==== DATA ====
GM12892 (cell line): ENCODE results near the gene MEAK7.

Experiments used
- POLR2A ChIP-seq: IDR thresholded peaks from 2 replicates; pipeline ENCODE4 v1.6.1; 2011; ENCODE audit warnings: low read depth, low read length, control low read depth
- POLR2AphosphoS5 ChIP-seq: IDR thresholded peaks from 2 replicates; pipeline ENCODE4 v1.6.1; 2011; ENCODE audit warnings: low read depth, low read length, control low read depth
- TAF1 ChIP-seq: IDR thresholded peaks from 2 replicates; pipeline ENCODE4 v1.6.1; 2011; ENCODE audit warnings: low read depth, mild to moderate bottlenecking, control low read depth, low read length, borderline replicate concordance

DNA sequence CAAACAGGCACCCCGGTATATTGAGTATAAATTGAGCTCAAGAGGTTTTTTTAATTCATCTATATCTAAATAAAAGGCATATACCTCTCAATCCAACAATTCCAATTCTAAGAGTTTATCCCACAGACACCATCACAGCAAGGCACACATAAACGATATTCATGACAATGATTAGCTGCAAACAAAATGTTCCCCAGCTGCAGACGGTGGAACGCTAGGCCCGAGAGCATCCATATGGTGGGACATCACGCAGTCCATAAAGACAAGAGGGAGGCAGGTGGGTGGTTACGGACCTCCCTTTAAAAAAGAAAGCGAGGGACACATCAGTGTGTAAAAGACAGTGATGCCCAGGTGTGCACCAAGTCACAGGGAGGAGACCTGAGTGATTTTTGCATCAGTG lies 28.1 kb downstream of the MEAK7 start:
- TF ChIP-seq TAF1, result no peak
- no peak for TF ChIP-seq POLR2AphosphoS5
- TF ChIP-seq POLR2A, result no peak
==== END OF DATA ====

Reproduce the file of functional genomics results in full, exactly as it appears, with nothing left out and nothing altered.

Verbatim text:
GM12892 (cell line): ENCODE results near the gene MEAK7.

Experiments used
- POLR2A ChIP-seq: IDR thresholded peaks from 2 replicates; pipeline ENCODE4 v1.6.1; 2011; ENCODE audit warnings: low read depth, low read length, control low read depth
- POLR2AphosphoS5 ChIP-seq: IDR thresholded peaks from 2 replicates; pipeline ENCODE4 v1.6.1; 2011; ENCODE audit warnings: low read depth, low read length, control low read depth
- TAF1 ChIP-seq: IDR thresholded peaks from 2 replicates; pipeline ENCODE4 v1.6.1; 2011; ENCODE audit warnings: low read depth, mild to moderate bottlenecking, control low read depth, low read length, borderline replicate concordance

DNA sequence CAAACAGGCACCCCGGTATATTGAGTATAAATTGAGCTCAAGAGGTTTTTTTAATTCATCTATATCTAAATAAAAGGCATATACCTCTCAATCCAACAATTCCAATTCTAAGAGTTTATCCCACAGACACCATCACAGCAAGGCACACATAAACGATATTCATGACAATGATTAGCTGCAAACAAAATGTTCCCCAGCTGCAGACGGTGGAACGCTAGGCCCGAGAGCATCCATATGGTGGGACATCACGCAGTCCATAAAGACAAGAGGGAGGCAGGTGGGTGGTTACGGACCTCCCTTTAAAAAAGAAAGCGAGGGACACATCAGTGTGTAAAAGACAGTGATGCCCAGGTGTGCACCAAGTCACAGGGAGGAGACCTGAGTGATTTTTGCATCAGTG lies 28.1 kb downstream of the MEAK7 start:
- TF ChIP-seq TAF1, result no peak
- no peak for TF ChIP-seq POLR2AphosphoS5
- TF ChIP-seq POLR2A, result no peak